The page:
SCOTT SIMON, HOST:
Professor Irwin Corey is known as the world's foremost authority.
(SOUNDBITE OF FILM)
IRWIN COREY: Based on the state of inertia developing a centripetal force which is used as a catalyst more than a catalytic agent.
SIMON: He's a comedian. I hope that was obvious. And Irwin Corey turned 100 years old this week. Reporter Jon Kalish was on hand for the birthday celebration.
UNIDENTIFIED MAN 1: Erwin. Erwin, look here.
JON KALISH, BYLINE: Inside the actor's temple in Midtown Manhattan, Irwin Corey sat in his wheelchair dressed in his signature black tails, string tie, and high-top sneakers. His scores of well-wishers streamed by, some stopping to hand him gifts.
COREY: Wow, what the hell is in here?
UNIDENTIFIED WOMAN: Oh, no, no. This is a gift.
COREY: Is that a book?
UNIDENTIFIED WOMAN: It's a book.
KALISH: Corey's scarecrow hair was covered with a baseball cap with however embroidered on it. The word was one he used frequently over the years in his comedy act which featured doubletalk and nonsensical observations. Friends of Corey, many of them north of 90 themselves, snapped photos with their cell phones while Corey cracked jokes.
COREY: Sometimes, I forget what I'm talking about in the middle of a word.
KALISH: This shtick was delivered in the synagogue where Jack Benny, Milton Berle and two of the three stooges once worshiped.
COREY: Ten years ago, we had Johnny Cash. We had Bob Hope and Steve Jobs. Today, 10 years later, there's no cash. There's no hope. There's no jobs.
UNIDENTIFIED MAN 2: Make way for the professor. Make way for the professor. Can you move your tuchus?
KALISH: Corey was wheeled to the front of the synagogue for the reading of a proclamation issued by the Manhattan borough president.
GALE BREWER: Professor Corey has shown himself through his comedic talents to be completely deserving of the title New York original.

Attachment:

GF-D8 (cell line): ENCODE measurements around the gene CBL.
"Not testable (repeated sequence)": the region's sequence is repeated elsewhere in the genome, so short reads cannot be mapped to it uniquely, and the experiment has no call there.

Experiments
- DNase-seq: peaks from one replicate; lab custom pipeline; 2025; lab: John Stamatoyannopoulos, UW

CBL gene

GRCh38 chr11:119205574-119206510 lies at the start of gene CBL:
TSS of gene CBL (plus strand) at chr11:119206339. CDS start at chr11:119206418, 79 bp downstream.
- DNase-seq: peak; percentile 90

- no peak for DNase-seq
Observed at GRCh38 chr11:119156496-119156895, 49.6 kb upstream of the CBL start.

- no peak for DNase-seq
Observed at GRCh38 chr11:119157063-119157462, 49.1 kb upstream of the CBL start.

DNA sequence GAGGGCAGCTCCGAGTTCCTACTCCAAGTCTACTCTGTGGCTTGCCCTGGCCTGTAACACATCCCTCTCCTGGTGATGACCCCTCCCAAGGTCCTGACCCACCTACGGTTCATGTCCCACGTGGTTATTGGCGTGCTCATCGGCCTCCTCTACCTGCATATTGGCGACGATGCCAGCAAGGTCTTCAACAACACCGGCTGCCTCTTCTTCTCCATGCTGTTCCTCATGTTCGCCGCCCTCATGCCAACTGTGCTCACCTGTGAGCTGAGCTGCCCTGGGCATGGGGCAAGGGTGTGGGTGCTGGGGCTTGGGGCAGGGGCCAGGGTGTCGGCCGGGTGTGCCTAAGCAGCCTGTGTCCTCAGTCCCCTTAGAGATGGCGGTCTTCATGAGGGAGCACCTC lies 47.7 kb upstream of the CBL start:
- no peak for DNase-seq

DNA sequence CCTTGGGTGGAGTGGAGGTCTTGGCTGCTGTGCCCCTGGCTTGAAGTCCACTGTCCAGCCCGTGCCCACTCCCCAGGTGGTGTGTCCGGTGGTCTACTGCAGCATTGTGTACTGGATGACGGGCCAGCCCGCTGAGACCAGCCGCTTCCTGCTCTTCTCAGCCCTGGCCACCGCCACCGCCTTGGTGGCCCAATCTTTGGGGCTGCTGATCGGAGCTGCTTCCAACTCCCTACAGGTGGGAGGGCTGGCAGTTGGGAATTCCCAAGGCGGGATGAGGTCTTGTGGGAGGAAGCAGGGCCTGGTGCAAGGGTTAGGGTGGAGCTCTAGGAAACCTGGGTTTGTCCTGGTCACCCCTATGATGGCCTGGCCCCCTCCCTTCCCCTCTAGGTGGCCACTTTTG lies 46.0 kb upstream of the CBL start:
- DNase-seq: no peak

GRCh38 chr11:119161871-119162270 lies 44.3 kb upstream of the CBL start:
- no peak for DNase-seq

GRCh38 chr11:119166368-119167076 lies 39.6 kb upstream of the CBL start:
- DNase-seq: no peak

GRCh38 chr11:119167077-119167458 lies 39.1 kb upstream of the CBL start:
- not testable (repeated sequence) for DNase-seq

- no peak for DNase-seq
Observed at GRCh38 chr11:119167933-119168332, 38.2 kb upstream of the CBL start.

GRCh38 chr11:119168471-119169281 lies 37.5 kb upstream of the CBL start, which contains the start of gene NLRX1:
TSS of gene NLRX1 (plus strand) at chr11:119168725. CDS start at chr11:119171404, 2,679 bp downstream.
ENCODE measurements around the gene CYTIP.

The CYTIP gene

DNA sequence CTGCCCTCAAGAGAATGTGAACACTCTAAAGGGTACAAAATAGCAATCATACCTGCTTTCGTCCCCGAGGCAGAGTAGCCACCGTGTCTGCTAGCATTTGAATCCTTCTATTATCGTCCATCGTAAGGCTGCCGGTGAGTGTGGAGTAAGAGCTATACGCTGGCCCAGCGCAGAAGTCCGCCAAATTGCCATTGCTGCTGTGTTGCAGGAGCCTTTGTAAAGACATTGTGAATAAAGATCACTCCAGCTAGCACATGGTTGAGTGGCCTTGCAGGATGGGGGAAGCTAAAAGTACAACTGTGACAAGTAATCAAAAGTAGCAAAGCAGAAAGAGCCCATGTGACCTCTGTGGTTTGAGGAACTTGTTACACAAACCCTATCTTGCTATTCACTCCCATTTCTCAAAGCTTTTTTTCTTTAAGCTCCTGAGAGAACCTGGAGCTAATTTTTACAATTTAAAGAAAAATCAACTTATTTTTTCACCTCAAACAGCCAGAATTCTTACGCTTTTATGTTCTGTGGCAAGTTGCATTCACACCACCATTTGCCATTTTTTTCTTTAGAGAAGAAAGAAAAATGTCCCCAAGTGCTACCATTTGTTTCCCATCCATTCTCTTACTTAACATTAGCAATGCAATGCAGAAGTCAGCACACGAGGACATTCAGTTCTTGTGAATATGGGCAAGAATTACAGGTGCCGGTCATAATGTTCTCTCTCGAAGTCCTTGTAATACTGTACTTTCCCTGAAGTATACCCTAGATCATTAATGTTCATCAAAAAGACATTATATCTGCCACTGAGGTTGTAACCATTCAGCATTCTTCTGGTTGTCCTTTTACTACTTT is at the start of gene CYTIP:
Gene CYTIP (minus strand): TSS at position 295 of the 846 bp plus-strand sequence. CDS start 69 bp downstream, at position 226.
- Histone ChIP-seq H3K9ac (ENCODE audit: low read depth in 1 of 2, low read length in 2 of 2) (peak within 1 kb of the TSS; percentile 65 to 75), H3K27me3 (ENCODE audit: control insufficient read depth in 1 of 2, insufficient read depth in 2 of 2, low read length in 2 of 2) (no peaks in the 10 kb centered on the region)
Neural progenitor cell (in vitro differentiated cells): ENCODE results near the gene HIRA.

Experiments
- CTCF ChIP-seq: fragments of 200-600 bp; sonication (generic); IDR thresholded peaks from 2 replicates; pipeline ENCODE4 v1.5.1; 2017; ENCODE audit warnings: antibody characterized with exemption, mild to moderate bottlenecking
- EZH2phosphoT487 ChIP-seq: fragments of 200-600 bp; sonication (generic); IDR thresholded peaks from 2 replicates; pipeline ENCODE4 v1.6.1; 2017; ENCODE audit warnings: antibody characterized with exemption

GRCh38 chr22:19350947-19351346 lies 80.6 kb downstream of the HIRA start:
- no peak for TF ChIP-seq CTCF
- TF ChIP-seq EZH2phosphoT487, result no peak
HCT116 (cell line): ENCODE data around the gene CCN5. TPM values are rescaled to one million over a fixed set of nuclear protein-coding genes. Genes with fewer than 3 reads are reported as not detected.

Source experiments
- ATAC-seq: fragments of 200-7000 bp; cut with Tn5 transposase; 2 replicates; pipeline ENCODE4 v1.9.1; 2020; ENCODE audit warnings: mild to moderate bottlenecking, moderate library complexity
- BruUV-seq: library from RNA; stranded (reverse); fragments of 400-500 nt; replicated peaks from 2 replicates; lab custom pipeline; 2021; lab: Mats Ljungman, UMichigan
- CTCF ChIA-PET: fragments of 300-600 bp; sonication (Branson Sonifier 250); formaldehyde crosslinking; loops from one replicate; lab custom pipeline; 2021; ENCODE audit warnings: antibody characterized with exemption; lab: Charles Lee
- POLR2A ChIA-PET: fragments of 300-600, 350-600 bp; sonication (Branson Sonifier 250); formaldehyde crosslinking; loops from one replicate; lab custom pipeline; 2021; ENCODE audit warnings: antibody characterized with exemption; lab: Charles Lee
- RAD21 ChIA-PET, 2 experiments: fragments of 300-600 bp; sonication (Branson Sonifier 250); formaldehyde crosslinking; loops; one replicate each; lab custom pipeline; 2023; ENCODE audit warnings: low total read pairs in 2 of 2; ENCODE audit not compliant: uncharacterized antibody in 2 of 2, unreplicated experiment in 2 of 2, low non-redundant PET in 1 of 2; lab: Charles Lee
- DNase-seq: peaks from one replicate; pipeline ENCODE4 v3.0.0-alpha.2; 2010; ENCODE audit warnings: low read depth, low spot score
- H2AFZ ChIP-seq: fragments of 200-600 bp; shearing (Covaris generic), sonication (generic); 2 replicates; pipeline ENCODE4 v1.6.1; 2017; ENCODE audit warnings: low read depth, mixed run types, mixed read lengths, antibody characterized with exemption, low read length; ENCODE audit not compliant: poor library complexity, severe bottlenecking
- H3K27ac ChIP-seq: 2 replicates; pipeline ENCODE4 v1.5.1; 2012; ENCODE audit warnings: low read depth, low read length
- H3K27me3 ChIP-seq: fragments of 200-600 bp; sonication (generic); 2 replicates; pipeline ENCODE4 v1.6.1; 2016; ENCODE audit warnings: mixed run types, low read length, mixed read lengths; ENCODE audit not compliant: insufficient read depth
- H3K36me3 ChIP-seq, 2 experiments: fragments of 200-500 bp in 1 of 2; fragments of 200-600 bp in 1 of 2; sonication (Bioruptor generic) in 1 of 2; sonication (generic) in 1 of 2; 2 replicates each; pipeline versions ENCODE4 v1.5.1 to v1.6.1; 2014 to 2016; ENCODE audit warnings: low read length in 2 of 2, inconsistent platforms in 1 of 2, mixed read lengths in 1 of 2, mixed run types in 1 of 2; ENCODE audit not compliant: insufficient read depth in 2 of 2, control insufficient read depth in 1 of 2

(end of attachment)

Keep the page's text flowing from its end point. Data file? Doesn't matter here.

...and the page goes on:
KALISH: Pat Donovan (ph), one of his friends, said Corey was unique and could never be copied.
PAT DONOVAN: Irwin is the last of the Greenwich Village beats. He's in the same category as Lenny Bruce and Jonathan Winters and those giants that changed the face of comedy along with Richard Pryor and George Carlin. He was a beat, a comic beat.
KALISH: In an eight-decade-long career, Corey performed in nightclubs, on Broadway, in movies and on popular TV shows. He was blacklisted in the 1950s and isn't shy about voicing his political beliefs.
COREY: Today is kind of calm. There's only a hundred million people killed today.
KALISH: Cory's wife, Fran, passed away three years ago, but that hasn't stopped him from telling marriage jokes.
COREY: Marriage is like a three-ring circus. There's the engagement ring.
UNIDENTIFIED MAN 3: Engagement ring.
COREY: The wedding ring.
UNIDENTIFIED MAN 3: Wedding ring.
COREY: and then the suffering.
UNIDENTIFIED MAN 3: Suffering.
KALISH: A handful of boldface names attended Corey's centennial, including Kenny Kramer of Seinfeld fame, comedian Gilbert Gottfried, author Larry Ratso Sloman and Joe Franklin, a retired talk show host. Franklin estimates that Corey was on his show at least a hundred times.
JOE FRANKLIN: I go back along with Corey about 200 years. I've been to many banquets and that's very good. In all modesty, this is the most recent. Thank you so much.
KALISH: Also, on hand for Erwin Corey's 100th birthday celebration was his audiologist who willingly repairs the comedian's electric shaver. He gave the professor five boxes of hearing aid batteries. For NPR News, I'm Jon Kalish in New York.
COREY: He gave me some hearing aids that don't understand English. Transcript provided by NPR, Copyright NPR.